How the Inverse Head and Shoulders Pattern Works

Another trend reversal chart is the inverse head and shoulders, also known as a head and shoulders bottom stock chart pattern. This technical analysis indicator is similar to the standard head and shoulders pattern, but inverted.

The inverted head and shoulders pattern indicates a movement towards a bullish trend and an excellent indicator for traders who know how to spot the pattern, allowing them to deploy commit capital on a bullish trade. Very similar in look to that of a “triple bottom,” with the only exception being that the “head” dips lower than the other two points giving it the inverted head a shoulders formation.

inverse head and shoulders

The pattern can be recognized when the price of a stock falls to a trough and then rises, then falls below the recent trough forming the head, and then rises again. Finally, the price drops back but not as deep as the previous time. Once the last trough is made, the price action moves upward, toward the resistance level and breaks through.

As with the traditional inverse head and shoulders pattern, which indicates a move towards the bearish territory, this pattern is the exact opposite. This pattern, however, is also able to tell you a few things you may want to know that its counterpart doesn’t. For instance, this pattern can indicate how strong a bullish run will be if you read it correctly.

If you look at the chart stretch coming before the formation of the head and shoulders pattern, a longer stretch can be an indication of a stronger bull movement, while shorter ones might mean you should get in and out quick before the bull turns back to bear. Also, if the lead into the head and shoulders pattern happens suddenly, then this can also indicate a more definite bullish trend.

Head and shoulder patterns with a neckline that moves downward can also indicate an overall better performance than one without this movement. Also, if the pattern has a higher “left shoulder,” then it can also mean that the pattern will perform better than those with a higher “right shoulder.”

When to Enter the Trade

When executing an inverse head and shoulders pattern, a stop loss order should be placed slightly below the neckline in anticipation of the breakout. For those who want to place a more aggressive trade, they can enter their stop loss order at the bottom of the right shoulders of the inverse head and shoulders pattern.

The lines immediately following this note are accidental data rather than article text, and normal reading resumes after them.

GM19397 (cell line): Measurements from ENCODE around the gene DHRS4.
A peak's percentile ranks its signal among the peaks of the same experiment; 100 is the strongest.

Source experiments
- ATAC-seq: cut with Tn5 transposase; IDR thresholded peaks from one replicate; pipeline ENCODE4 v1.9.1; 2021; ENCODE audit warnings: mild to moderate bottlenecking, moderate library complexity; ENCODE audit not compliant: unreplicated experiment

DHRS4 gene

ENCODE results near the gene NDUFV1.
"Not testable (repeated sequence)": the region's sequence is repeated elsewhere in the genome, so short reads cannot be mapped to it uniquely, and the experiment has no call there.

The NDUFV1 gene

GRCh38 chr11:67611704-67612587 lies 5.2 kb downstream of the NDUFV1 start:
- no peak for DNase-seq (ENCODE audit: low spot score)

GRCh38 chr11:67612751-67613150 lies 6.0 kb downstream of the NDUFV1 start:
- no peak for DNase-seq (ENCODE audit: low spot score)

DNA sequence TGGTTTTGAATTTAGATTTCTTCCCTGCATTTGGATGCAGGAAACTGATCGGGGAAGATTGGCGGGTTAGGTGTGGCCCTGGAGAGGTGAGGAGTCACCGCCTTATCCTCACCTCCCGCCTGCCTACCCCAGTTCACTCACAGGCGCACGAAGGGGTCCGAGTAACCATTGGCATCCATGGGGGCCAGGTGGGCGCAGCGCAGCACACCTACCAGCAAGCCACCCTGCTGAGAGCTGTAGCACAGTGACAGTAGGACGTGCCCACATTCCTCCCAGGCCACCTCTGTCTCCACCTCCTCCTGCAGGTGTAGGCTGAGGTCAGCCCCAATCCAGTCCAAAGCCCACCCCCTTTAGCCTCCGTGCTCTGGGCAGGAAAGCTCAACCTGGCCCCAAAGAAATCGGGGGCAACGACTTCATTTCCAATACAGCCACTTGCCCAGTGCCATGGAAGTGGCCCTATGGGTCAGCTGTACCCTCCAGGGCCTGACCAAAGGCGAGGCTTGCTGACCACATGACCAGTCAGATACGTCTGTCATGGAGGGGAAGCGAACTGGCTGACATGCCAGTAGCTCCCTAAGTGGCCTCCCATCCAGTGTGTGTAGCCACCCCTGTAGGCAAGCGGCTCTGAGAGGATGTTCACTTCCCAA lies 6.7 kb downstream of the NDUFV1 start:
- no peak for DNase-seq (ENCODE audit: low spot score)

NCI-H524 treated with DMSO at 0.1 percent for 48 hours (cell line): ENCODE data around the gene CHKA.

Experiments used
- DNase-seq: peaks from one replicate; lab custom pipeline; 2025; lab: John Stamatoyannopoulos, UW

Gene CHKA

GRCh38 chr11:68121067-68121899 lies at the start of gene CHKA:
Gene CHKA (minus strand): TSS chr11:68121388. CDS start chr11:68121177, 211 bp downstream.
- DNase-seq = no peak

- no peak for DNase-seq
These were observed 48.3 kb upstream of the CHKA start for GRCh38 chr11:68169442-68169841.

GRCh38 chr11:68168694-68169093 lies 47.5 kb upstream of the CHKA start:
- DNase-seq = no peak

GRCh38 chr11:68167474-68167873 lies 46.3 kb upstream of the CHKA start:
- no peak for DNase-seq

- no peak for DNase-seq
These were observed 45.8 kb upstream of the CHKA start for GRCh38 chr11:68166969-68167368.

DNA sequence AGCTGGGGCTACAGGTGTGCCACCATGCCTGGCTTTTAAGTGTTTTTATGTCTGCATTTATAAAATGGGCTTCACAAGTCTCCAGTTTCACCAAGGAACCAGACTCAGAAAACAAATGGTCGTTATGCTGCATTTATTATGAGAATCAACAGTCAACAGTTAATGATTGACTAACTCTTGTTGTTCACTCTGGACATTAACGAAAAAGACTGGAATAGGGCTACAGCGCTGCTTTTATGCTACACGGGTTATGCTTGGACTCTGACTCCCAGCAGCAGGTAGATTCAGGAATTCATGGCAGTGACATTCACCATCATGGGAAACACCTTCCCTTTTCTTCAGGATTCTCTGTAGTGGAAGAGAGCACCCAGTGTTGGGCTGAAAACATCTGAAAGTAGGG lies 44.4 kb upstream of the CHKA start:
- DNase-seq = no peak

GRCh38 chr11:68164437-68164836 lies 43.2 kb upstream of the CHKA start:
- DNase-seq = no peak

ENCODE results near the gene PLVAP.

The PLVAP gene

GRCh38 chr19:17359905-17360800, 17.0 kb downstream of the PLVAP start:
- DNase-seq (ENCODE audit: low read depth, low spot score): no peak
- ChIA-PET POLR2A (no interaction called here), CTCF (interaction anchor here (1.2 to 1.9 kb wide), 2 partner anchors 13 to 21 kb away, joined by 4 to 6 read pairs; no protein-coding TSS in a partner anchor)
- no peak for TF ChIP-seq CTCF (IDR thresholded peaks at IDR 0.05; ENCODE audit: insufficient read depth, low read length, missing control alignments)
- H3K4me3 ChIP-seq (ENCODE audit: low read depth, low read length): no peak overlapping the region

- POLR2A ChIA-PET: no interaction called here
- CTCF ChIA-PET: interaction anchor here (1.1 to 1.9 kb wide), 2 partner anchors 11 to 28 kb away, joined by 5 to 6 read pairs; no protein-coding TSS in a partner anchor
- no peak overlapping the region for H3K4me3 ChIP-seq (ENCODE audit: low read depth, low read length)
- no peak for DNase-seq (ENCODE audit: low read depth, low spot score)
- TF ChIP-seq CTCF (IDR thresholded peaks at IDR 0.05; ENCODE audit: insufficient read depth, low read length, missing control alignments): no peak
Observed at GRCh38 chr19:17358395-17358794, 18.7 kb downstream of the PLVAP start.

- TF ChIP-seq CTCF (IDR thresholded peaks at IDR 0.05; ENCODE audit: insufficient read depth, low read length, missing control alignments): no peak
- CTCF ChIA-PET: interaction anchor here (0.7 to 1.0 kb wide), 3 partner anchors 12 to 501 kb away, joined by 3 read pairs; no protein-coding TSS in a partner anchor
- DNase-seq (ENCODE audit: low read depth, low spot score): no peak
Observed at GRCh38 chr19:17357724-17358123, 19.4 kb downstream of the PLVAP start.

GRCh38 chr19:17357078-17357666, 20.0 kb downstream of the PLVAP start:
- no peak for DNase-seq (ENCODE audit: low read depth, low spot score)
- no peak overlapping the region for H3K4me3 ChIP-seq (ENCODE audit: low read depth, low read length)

Traders should be careful with this pattern, after the initial drop, when the first shoulder is formed, bears will come into the market and try to push the price of the stock down even further. If they’re successful, they could continue their control, forcing an extended downtrend.

What is the Benefit of the Inverse Head and Shoulders Pattern?

The first and third troughs are considered inverted shoulders, while the second is regarded as the inverted head. Traders who identify the pattern enter a bull position when the price rises above the upper resistance level following the right inverted shoulder. Once the stocker index moves above this level, it indicates a sharper move higher. An increase in volume also confirms the breakout.

How long the bull run will last can be determined by measuring the distance between the bottom of the head and the neckline, this will then likely equal the same distance the stock or index moves to the upside on a breakout.


  • Pattern type: Reversal
  • Indication: Bullish
  • Breakout confirmation: The confirmation for this pattern is a close above the upper trendline with above-average volume.
  • Measuring: Take the distance between the first high and the low of the head and then add it to the upper resistance level on the breakout.
  • Volume: The volume tends to increase, leading to the downward movement of the first shoulder, then drops off as the prices rise. Volume is then balanced during the formation of the head and increases as the price breaks above the resistance level on the second shoulder.


the inverted head and shoulder is one of the most familiar charts in technical analysis. It’s a favorite among many traders due to its strong and firm signals. However, one must be cautious and wait for a confirmation, a breakout above the neckline before executing a bullish trade. It’s also always recommended to get additional confirmations from other technical techniques. To learn more about stock chart patterns and how to take advantage of technical analysis to the fullest, be sure to check out our entire library of predictable chart patterns. These include comprehensive descriptions and images so that you can recognize important chart patterns scenarios and become a better trader.

Chris Douthit
Chris Douthit

Chris Douthit, MBA, CSPO, is a former professional trader for Goldman Sachs and the founder of His work, market predictions, and options strategies approach has been featured on NASDAQ, Seeking Alpha, Marketplace, and Hackernoon.